PREMCHAND (1880–1936), prominent Hindi-Urdu author. Dhanpat Rai Srivastava, better known as Premchand, is widely regarded as the most important Hindi-Urdu author of the twentieth century. He has to his credit fourteen published novels, three hundred short stories, plays, film scripts, translations from English, and a vast number of editorials and essays. Born in Lamhi, a village near Benares (Varanasi), the son of a poor village postmaster, he acquired education by dint of his own efforts. His first career was as a primary school teacher, and he later became an educational administrator. He wrote first in Urdu but switched later to Hindi at the suggestion of his publishers. He remained important in both literary streams, and would continue to be claimed by both as a master storyteller.
Srivastava began writing under the pseudonym Premchand when early in his career he aroused the ire of the British government for writings that were considered inflammatory and seditious. He resigned from government service in 1921 in answer to Mahatma Gandhi's call for noncooperation and remained ideologically indebted to him, though his later politics were also clearly colored by socialist thought. His writings reflected this confluence of thought. He considered it important to portray noble and ideal aspirations, and to provide some ground for activism and optimism; his social realism was deliberately peppered with idealized figures and Gandhian resolutions to conflict. He himself participated actively in the political and social reform debates of his day; he wrote short stories not only for the premier journals of his times, Saraswati and Naya Zamana, he was editor of the important Hindi journal Madhuri (1927–1931) and of his own journals, Hans (1930–) and Jagaran (1932–), which he continued to publish until the end of his life, though plagued by government restrictions and dogged by heavy debts.
Premchand's novels and short stories drew from his own vast experience of the conflicts of village life, caste tensions, excessive revenue demands, and the never-ending chain of debts entailed by these. If these were grim tales, they were both deepened and lightened by psychological insight, irony, and humor, and the broad canvas on which they were drawn, which came to link country and city in a manner previously unknown in Hindi-Urdu fictional literature. Women's issues, particularly in the urban sphere, occupied a large amount of space in his writing. He wrote women-centered stories for the radical women's journal Chand. Two well-known novels, Sevasadan (House of service; 1918), his first success, and Nirmala (1927), focused on the plight of attractive young women, yoked to older men for lack of dowry. In the one case, the young woman took to prostitution, where she achieved a measure of independence, only to be cast into fetters of another kind by the efforts of social reformers. In the later novel, the ending was much more tragic. Suspected of a liaison with her stepson, Nirmala experienced psychological pain and loss of almost unbearable intensity. Of his peasant novels, Godaan, the Gift of a Cow (1936) is considered a classic of modern Hindi-Urdu literature. Written at the end of his life, it is set within two overlap-ping narrative frames, one provided by the social codes of village life on the North Indian plains and the other by the wider network of colonial and nationalist politics in the city of Lucknow. Godaan is Premchand's most mature novel; it presents a clear-eyed vision of pre-independence politics with little utopian relief provided for the memorable peasant characters, Hori, Dhania, and Gobar.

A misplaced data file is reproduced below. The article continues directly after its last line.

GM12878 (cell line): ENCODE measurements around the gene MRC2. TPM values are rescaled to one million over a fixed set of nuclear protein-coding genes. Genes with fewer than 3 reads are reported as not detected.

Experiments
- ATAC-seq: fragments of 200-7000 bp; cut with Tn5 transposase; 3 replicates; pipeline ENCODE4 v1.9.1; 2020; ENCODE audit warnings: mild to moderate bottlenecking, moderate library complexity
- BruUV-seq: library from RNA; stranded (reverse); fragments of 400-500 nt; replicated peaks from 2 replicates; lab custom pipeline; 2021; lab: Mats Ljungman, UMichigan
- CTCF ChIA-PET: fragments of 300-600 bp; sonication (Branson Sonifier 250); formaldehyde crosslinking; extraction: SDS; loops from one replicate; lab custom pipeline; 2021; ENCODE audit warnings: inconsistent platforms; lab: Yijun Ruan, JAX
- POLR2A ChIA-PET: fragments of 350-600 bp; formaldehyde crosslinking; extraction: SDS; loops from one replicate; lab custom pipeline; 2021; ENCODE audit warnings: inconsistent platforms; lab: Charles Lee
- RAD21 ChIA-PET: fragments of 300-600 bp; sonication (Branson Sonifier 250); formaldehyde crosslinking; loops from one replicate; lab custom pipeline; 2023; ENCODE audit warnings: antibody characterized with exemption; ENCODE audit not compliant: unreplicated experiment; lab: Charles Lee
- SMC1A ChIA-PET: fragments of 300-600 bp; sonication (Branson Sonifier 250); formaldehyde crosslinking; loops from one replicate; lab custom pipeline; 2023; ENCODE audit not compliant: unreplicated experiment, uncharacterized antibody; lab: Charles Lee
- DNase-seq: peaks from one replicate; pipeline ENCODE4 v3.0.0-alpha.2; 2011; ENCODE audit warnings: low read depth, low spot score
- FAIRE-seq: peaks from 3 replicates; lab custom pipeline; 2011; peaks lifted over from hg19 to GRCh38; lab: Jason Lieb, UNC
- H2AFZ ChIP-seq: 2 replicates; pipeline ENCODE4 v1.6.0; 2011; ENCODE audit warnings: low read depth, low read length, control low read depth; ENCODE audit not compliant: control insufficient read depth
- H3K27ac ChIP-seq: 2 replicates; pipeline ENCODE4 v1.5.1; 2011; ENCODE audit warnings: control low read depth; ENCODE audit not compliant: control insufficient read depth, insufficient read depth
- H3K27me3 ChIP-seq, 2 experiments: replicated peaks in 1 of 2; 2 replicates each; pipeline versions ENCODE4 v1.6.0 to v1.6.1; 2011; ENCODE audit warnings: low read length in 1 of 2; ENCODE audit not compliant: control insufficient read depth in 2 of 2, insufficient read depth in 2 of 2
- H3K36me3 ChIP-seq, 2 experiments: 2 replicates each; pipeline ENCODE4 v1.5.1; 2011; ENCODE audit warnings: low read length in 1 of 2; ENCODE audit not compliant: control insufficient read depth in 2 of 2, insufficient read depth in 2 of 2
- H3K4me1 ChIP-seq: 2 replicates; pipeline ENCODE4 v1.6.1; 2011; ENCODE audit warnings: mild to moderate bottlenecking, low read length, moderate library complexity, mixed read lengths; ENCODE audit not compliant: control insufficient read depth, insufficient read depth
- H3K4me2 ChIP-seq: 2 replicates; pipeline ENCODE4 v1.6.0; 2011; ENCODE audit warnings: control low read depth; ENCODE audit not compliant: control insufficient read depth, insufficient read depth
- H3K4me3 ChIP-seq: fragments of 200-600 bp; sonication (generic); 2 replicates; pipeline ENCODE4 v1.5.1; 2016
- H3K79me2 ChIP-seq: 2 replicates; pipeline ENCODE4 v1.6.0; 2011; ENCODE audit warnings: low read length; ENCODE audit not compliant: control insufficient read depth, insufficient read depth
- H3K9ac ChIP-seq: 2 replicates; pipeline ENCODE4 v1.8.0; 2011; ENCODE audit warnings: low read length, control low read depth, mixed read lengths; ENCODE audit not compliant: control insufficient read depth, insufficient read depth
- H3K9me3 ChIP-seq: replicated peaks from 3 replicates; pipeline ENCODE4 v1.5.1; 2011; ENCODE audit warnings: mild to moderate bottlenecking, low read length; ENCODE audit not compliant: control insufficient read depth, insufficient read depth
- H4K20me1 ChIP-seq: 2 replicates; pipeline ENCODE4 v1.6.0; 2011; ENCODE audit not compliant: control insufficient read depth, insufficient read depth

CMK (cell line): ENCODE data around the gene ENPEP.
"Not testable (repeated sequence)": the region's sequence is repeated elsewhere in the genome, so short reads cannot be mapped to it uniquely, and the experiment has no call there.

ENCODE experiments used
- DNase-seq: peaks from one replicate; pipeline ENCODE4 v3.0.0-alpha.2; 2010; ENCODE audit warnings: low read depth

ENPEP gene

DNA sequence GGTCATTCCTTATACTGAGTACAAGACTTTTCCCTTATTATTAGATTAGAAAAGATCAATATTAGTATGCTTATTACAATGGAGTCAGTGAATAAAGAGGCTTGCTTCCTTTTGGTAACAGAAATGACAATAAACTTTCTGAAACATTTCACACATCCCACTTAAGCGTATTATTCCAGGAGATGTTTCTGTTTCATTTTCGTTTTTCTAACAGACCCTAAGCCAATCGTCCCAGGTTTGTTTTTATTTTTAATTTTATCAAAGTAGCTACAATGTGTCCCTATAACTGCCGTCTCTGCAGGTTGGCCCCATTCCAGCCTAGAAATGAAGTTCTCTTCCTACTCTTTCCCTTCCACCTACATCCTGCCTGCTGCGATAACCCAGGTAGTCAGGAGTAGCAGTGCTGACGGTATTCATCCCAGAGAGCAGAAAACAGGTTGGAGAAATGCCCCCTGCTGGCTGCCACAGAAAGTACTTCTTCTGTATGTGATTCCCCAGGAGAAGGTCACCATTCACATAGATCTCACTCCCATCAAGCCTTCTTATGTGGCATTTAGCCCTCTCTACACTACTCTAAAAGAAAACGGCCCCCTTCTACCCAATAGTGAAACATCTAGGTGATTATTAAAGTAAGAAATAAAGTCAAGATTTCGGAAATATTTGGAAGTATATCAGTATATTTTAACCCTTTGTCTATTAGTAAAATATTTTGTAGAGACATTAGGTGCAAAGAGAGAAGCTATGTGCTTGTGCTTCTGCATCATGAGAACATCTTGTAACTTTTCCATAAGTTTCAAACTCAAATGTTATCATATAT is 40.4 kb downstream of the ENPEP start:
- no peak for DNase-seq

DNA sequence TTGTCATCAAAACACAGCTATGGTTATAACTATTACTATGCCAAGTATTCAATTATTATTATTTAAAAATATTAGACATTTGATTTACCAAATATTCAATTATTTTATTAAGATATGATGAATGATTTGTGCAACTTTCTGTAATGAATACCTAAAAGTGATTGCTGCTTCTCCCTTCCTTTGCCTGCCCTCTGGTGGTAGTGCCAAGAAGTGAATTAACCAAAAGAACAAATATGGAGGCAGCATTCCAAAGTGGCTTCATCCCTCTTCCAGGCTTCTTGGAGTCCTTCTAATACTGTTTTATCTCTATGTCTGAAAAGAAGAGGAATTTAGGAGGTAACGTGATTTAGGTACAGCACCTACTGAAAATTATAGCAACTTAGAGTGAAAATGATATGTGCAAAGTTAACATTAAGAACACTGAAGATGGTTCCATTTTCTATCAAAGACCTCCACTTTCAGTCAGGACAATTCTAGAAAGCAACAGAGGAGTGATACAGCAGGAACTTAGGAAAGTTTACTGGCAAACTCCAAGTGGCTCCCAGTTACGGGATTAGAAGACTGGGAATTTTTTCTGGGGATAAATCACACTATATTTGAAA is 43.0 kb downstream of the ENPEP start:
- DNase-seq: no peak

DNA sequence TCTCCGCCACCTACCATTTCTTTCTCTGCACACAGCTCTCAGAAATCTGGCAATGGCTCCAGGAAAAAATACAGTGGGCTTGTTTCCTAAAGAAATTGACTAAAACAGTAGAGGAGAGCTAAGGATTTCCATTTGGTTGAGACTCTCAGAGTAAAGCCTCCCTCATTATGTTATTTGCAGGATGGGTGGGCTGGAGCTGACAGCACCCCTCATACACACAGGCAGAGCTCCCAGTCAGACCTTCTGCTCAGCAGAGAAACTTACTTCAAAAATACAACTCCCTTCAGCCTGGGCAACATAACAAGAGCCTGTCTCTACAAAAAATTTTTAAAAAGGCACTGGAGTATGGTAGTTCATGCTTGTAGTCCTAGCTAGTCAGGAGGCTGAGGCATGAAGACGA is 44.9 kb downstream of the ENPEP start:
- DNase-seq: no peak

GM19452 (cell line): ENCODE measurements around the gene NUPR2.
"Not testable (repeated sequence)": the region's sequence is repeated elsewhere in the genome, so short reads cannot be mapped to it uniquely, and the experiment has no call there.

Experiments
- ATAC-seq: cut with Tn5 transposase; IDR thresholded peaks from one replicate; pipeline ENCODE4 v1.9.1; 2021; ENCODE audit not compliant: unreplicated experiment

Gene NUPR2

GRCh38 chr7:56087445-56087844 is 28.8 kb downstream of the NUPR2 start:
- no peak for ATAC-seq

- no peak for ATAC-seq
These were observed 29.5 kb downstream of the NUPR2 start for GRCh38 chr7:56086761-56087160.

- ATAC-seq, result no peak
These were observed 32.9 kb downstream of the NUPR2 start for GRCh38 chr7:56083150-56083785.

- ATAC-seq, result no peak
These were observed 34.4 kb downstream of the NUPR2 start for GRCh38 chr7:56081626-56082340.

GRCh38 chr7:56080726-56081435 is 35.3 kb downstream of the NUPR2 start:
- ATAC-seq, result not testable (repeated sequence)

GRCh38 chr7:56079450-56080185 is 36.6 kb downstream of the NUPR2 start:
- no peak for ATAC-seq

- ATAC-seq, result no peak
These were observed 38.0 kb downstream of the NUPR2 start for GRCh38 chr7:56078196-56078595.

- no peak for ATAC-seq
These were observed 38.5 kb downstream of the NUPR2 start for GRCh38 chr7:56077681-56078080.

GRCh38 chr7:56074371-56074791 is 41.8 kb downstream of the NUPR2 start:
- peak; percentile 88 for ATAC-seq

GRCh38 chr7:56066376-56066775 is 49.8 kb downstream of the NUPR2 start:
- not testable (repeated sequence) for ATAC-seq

Premchand was elected president of the newly formed Progressive Writers Association in 1936. His view of the aim of literature, as presented in his address to the first meeting of the association in Lucknow, has remained formative for succeeding generations of radical writers in Hindi-Urdu: "Now literature does not view the individual as separate from society, on the contrary, it sees the individual as an indissoluble part of society! Not so that the individual should rule over society and make literature a means for pursuing his self-interests, as if eternal enmity existed between him and society, but because the individual's existence is dependent on the existence of society, outside of which his value is next to nothing." (The Oxford India Premchand )
Premchand. Godaan, the Gift of a Cow, translated by Gordon C. Roadarmel, with a new introduction by Vasudha Dalmia. Bloomington: Indiana University Press, 2002.
——. The Oxford India Premchand (42 short stories and the novels Nirmala, translated by Alok Rai and Gaban, the Stolen Jewels, translated by David Ruben, with an introduction by Francesca Orsini). Delhi: Oxford University Press, 2004.
Rai, Amrit. Premchand. His Life and Times, translated from the Hindi by Harish Trivedi, with an introduction by Alok Rai. Delhi: Oxford University Press, 2002.